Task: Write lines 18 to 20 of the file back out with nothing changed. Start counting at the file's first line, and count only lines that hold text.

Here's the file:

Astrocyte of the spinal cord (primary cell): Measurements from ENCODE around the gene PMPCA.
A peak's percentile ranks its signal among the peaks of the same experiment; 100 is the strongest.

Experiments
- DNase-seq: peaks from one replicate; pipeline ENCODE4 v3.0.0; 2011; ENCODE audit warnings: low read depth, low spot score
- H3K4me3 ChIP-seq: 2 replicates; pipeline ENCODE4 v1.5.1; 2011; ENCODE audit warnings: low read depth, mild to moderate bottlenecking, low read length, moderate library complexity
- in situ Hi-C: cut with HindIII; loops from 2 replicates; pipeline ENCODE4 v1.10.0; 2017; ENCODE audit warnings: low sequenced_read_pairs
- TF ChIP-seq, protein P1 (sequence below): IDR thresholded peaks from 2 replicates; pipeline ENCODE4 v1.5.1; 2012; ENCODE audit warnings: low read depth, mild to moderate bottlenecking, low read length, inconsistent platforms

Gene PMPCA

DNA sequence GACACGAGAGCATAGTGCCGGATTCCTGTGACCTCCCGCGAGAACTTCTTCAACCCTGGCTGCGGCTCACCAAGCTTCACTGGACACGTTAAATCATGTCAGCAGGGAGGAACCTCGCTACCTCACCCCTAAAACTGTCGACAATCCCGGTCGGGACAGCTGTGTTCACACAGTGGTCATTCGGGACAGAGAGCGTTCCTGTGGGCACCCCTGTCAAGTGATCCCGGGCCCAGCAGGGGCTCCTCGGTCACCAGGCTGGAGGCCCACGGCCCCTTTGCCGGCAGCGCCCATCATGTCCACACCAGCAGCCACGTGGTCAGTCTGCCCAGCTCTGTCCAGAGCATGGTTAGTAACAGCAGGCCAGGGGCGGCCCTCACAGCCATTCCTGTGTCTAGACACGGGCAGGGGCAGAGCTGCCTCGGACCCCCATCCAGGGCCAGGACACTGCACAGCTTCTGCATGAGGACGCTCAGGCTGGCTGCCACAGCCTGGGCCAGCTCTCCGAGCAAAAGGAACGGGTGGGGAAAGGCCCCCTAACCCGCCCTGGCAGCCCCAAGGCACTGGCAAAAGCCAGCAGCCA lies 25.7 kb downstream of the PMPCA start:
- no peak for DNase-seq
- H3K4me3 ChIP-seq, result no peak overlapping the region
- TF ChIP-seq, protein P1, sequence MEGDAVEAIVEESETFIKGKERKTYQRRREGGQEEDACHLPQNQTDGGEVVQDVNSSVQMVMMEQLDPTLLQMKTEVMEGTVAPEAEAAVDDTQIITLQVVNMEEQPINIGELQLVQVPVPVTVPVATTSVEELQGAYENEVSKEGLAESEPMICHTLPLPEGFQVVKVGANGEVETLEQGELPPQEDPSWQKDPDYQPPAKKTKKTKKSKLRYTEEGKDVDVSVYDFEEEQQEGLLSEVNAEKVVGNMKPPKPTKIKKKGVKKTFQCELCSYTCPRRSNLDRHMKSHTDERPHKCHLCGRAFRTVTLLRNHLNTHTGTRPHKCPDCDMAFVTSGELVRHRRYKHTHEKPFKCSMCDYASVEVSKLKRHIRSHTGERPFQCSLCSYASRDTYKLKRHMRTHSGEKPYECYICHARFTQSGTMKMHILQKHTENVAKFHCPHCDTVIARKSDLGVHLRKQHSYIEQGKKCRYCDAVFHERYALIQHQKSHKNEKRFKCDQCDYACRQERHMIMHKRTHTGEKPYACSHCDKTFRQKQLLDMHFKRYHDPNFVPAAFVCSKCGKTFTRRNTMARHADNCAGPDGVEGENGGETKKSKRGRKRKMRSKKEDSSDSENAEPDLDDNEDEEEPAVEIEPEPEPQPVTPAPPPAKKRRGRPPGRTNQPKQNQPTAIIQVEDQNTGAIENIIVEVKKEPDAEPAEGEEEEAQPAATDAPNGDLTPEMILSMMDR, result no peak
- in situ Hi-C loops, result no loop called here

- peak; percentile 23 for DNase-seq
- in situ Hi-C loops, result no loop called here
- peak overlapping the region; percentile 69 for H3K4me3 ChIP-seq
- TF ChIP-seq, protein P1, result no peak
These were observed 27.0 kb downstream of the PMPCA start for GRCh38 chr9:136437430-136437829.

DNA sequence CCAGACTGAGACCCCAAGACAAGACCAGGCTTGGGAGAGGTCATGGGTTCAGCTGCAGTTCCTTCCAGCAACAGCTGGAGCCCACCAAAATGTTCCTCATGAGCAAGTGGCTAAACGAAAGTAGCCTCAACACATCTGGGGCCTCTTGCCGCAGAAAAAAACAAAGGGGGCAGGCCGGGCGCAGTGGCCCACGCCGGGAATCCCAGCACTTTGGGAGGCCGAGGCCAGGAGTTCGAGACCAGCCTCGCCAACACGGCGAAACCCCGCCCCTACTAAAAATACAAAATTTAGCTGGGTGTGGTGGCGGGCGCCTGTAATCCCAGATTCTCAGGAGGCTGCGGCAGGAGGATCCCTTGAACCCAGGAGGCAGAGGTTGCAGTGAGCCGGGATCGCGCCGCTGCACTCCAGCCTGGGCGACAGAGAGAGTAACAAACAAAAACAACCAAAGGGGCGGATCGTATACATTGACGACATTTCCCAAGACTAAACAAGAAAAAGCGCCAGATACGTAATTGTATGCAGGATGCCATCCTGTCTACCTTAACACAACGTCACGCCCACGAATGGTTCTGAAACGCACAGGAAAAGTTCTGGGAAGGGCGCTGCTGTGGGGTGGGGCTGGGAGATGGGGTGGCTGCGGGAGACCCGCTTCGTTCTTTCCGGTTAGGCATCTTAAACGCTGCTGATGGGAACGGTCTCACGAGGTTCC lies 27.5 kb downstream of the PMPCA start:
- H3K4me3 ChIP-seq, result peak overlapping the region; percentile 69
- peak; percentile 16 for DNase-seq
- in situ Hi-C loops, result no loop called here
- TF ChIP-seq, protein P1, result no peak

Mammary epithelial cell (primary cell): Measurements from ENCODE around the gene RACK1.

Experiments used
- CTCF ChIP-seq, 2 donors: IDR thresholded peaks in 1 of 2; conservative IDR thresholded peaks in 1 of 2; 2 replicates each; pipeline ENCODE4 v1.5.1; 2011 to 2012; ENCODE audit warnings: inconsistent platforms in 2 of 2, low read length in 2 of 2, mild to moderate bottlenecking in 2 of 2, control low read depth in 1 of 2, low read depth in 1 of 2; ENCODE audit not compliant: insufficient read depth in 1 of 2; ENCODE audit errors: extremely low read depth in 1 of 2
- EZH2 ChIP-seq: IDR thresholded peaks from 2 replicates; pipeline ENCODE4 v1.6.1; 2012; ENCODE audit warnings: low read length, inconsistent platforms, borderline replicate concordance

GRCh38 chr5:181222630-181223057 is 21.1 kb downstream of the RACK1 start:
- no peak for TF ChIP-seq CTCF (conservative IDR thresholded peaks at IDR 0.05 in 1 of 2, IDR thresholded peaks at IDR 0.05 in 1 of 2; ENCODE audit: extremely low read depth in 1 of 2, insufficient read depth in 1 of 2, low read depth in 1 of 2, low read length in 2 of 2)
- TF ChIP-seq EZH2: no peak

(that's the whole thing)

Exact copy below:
These were observed 27.0 kb downstream of the PMPCA start for GRCh38 chr9:136437430-136437829.

DNA sequence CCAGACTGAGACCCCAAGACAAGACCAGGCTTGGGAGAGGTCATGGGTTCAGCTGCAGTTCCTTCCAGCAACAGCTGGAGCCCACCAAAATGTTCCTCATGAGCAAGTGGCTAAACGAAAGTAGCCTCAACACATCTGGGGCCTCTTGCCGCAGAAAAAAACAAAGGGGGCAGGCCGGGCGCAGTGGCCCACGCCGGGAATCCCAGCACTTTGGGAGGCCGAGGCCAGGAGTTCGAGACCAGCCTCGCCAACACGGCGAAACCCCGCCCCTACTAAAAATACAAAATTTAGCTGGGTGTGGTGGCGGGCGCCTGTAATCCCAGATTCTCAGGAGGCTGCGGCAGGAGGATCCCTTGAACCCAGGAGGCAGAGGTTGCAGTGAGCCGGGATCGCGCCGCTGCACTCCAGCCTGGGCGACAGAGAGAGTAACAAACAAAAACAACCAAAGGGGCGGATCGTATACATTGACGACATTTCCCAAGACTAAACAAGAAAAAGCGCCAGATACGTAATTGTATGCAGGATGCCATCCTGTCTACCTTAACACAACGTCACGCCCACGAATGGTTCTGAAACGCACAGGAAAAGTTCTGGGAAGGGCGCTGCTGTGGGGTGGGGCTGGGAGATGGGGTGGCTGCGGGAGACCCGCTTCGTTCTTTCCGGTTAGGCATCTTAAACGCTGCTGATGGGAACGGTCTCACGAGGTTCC lies 27.5 kb downstream of the PMPCA start:
- H3K4me3 ChIP-seq, result peak overlapping the region; percentile 69